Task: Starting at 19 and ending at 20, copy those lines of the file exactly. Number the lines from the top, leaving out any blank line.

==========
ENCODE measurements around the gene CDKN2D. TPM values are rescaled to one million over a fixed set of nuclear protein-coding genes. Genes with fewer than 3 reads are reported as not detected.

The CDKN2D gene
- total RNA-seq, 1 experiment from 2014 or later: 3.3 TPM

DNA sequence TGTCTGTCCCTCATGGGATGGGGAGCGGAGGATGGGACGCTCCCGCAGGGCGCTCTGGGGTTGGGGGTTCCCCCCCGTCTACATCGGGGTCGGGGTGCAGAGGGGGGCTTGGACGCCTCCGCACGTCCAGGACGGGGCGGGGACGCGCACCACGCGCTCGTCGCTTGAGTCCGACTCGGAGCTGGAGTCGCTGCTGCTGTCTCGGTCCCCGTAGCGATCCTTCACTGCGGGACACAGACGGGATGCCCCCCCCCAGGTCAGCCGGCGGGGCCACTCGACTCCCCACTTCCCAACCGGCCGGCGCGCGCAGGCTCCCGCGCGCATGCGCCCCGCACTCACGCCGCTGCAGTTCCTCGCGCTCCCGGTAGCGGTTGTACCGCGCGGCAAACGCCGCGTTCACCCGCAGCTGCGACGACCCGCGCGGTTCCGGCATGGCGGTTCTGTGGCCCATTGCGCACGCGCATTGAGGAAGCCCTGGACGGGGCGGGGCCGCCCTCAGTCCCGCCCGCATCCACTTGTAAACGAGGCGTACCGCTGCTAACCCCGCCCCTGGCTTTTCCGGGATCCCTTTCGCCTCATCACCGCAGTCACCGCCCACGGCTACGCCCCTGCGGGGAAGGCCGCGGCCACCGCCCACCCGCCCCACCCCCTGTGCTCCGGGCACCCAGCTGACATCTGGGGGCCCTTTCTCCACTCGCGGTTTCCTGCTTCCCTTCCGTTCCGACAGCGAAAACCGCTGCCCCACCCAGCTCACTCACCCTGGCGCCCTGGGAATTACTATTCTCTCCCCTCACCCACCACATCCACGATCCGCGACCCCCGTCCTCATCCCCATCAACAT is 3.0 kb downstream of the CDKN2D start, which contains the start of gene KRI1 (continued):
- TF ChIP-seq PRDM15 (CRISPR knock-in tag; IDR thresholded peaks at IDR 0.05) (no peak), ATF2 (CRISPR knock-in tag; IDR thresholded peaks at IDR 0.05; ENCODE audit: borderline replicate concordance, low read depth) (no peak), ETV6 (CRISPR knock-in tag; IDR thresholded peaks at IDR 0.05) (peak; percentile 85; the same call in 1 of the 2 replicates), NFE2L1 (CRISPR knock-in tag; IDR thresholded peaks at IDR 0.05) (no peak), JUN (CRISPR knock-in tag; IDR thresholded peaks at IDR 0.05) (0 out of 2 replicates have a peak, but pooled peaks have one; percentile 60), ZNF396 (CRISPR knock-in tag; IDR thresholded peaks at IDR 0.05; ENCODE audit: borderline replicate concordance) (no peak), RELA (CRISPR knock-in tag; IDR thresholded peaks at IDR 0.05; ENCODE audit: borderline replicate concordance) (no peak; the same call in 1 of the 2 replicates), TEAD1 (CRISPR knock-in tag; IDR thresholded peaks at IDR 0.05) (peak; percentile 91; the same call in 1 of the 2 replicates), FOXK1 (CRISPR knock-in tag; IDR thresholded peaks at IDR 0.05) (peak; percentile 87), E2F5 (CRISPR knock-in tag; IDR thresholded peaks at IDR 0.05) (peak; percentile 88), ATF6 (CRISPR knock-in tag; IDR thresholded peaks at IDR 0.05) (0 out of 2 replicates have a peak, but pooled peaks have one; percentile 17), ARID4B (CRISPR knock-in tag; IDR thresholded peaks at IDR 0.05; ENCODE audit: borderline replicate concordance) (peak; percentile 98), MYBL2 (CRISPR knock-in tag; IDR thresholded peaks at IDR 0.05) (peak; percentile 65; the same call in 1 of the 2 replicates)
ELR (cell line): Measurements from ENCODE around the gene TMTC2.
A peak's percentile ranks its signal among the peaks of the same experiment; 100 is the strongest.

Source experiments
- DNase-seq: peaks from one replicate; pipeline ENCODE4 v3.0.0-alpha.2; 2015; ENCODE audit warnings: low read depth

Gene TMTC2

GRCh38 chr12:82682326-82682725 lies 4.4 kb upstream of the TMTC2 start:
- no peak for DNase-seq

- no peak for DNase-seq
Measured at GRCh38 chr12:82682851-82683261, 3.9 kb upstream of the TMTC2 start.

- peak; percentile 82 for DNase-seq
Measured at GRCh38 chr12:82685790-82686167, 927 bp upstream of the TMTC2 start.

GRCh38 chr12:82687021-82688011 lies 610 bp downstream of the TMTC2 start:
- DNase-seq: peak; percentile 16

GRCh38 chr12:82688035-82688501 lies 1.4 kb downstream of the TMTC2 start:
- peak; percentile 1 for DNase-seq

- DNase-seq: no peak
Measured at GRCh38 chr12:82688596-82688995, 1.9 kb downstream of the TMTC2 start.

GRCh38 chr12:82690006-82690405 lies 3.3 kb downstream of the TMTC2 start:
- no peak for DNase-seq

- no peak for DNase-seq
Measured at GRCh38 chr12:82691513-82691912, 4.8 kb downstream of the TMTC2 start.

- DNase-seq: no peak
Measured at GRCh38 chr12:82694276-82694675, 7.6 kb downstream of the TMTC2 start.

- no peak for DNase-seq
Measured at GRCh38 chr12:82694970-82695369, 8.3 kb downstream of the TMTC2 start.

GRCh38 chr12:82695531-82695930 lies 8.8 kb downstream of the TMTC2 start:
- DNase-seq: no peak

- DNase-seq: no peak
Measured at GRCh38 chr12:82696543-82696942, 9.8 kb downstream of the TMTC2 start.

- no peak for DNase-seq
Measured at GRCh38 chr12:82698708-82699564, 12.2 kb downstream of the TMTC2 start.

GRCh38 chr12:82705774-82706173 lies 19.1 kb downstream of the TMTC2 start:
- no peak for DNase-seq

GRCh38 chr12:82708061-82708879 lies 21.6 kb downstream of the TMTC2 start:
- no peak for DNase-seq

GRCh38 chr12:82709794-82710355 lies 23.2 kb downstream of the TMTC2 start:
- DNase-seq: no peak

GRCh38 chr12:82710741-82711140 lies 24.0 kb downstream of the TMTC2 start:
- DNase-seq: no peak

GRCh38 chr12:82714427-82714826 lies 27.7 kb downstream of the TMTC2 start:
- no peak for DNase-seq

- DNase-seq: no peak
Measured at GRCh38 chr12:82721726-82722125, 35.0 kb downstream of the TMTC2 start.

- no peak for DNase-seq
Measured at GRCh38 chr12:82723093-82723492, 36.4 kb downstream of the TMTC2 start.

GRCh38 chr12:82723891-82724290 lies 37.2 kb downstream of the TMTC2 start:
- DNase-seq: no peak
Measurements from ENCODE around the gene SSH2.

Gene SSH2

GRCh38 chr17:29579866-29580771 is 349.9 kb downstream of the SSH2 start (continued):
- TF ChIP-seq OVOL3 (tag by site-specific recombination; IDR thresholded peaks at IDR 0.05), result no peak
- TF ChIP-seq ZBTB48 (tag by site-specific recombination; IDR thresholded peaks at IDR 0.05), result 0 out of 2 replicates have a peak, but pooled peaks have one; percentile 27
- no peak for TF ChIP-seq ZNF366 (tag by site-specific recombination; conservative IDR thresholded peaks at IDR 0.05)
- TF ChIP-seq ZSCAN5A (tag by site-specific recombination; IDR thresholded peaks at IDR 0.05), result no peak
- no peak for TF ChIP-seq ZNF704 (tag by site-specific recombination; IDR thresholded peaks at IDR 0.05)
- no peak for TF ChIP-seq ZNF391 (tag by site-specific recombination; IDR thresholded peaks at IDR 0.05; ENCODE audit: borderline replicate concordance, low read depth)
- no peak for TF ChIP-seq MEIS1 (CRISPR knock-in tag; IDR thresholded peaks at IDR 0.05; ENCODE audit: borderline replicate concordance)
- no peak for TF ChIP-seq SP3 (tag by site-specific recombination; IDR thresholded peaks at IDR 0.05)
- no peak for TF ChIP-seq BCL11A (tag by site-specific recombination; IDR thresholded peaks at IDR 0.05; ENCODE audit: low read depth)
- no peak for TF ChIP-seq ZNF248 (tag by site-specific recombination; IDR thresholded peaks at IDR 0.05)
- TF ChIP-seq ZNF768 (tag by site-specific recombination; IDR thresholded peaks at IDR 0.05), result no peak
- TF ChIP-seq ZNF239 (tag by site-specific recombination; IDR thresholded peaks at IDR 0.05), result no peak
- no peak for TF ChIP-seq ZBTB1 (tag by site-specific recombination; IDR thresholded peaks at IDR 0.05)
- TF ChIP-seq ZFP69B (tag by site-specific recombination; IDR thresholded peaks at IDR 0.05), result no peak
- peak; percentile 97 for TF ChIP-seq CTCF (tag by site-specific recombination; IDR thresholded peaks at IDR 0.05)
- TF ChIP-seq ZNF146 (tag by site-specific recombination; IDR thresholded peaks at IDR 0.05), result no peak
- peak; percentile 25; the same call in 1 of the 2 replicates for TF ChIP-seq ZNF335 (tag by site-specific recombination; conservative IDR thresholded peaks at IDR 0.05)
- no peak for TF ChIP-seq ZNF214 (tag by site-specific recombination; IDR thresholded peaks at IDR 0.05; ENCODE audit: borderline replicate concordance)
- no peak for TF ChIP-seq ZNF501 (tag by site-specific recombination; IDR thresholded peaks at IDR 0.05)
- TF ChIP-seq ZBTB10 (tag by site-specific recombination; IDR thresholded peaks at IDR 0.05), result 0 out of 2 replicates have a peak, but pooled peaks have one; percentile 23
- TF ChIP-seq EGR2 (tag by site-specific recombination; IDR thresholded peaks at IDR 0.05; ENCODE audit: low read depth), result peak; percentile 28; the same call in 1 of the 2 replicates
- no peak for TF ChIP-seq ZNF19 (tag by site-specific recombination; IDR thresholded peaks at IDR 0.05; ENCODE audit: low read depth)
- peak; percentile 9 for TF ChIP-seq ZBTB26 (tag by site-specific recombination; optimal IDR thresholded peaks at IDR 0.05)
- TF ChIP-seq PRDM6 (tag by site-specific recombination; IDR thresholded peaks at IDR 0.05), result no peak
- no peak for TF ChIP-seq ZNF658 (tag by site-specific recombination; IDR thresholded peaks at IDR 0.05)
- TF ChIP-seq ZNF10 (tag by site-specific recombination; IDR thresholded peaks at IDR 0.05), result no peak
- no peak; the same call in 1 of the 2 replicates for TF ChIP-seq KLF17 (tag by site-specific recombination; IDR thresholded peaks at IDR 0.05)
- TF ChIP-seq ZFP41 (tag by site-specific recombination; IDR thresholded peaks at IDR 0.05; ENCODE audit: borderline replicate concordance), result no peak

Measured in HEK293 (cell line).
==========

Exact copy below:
GRCh38 chr12:82688035-82688501 lies 1.4 kb downstream of the TMTC2 start:
- peak; percentile 1 for DNase-seq